Background: Several clinical studies have indicated that selective serotonin reuptake inhibitors (SSRIs) administered in patients after acute ischemic stroke can improve clinical recovery independently of depression. Due to small sample sizes and heterogeneous study designs interpretability was limited in these studies. The mechanisms of action whereby SSRI might improve recovery from acute ischemic stroke are not fully elucidated.
Methods: We searched MEDLINE using the PubMed interface to identify evidence of SSRI mediated improvement of recovery from acute ischemic stroke and reviewed the literature on the potential underlying mechanisms of action.
Results: Among identified clinical studies, a well-designed randomized, double-blind, and placebo-controlled study (FLAME - fluoxetine for motor recovery after acute ischemic stroke) demonstrated improved recovery of motor function in stroke patients receiving fluoxetine. The positive effects of SSRIs on stroke recovery were further supported by a meta-analysis of 52 trials in a total of 4060 participants published by the Cochrane collaboration. Based on animal models, the mechanisms whereby SSRIs might ameliorate functional and structural ischemic-brain damage were suggested to include stimulation of neurogenesis with migration of newly generated cells toward ischemic-brain regions, anti-inflammatory neuroprotection, improved regulation of cerebral blood flow, and modulation of the adrenergic neurohormonal system. However, to date, it remains speculative if and to what degree these mechanisms convert into humans and randomized controlled trials in large populations of stroke patients comparing different SSRIs are still lacking.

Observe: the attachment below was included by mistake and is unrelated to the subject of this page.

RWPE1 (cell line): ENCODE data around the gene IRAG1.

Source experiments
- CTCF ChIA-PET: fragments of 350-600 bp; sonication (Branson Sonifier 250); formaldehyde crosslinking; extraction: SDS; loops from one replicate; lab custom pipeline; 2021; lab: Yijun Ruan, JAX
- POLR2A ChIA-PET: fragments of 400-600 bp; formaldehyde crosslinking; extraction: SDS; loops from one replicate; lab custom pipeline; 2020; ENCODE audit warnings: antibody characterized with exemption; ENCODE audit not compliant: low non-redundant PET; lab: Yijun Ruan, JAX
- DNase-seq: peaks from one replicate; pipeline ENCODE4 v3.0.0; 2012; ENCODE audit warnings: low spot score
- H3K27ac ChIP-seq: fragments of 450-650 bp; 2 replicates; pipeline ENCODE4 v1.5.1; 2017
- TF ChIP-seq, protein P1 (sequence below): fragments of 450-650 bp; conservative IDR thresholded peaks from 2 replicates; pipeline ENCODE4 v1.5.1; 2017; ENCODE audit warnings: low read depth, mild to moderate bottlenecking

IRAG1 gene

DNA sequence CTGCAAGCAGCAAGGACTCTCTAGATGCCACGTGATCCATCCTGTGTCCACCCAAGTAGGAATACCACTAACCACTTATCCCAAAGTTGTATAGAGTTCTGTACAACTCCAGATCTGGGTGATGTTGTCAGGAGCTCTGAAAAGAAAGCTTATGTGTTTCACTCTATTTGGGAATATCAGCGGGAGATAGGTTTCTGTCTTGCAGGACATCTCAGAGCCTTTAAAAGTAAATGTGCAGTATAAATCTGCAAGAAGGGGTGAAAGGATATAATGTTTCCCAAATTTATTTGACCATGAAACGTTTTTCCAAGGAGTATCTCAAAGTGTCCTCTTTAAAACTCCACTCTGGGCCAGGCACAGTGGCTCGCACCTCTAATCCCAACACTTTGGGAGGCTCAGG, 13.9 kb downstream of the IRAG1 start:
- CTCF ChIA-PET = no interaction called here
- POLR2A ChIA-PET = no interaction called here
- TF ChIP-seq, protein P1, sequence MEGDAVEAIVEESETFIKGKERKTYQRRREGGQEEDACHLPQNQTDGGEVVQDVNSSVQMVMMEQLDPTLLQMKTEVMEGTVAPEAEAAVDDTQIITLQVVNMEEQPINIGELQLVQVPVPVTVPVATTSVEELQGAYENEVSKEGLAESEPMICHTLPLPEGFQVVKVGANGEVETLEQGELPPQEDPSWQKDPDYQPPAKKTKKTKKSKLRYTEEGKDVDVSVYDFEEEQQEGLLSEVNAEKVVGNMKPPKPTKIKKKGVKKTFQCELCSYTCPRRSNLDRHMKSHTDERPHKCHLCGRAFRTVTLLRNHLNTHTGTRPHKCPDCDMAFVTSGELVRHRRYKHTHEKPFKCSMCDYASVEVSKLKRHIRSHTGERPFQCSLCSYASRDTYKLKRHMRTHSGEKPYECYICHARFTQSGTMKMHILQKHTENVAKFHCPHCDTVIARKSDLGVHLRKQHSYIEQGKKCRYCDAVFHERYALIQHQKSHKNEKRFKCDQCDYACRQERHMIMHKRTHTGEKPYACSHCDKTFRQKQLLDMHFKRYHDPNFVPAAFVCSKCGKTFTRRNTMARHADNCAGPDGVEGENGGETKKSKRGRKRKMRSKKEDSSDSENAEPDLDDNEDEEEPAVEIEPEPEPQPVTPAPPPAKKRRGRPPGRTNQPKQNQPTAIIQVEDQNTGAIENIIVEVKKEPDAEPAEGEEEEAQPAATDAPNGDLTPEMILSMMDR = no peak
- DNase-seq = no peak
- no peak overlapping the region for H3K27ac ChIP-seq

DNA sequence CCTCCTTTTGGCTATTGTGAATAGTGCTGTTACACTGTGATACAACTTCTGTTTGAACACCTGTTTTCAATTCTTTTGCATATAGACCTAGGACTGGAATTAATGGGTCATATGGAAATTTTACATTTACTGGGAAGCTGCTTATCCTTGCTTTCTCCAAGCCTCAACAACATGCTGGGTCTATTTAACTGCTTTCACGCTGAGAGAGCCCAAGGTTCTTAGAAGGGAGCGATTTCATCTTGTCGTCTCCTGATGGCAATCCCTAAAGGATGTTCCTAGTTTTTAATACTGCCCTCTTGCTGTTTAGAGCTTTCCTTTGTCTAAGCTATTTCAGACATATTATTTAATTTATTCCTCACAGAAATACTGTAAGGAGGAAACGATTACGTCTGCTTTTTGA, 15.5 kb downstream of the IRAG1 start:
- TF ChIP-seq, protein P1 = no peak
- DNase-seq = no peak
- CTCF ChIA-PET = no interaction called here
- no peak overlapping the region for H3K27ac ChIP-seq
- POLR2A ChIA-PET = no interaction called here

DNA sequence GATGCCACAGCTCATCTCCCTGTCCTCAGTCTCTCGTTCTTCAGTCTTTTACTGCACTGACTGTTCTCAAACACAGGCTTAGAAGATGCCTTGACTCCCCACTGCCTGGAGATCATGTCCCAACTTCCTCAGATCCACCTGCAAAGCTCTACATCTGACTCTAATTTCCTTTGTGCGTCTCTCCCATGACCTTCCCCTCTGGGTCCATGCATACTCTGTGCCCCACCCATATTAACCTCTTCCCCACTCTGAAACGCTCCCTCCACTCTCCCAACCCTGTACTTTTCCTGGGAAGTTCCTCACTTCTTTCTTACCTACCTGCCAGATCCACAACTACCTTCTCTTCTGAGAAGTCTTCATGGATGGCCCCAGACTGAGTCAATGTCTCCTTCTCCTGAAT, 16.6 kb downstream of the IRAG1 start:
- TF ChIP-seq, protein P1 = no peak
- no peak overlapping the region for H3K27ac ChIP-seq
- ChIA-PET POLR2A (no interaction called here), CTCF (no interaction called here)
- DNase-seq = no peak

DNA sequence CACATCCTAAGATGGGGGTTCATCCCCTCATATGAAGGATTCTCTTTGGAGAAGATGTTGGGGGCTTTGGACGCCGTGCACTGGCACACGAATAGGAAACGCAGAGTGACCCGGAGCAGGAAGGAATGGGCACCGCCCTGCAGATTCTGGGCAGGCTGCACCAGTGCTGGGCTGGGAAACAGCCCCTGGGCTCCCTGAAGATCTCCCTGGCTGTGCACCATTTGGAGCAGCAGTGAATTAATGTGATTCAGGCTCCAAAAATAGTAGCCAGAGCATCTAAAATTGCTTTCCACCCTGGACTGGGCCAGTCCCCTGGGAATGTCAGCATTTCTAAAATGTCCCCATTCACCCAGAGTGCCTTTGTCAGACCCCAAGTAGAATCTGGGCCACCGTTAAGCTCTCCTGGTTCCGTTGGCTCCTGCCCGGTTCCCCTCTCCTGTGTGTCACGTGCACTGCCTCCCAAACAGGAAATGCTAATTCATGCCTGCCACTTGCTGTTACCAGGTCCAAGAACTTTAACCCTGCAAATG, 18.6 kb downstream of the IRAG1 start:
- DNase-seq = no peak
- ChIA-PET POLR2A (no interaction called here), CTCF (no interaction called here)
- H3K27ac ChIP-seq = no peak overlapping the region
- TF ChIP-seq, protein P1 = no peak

Conclusion: In addition to the need of comprehensive-clinical evidence, further elucidation of the beneficial mechanisms whereby SSRIs may improve structural and functional recovery from ischemic-brain damage is needed to form a basis for translation into clinical practice.
Keywords: Acute ischemic stroke; SSRI; fluoxetine.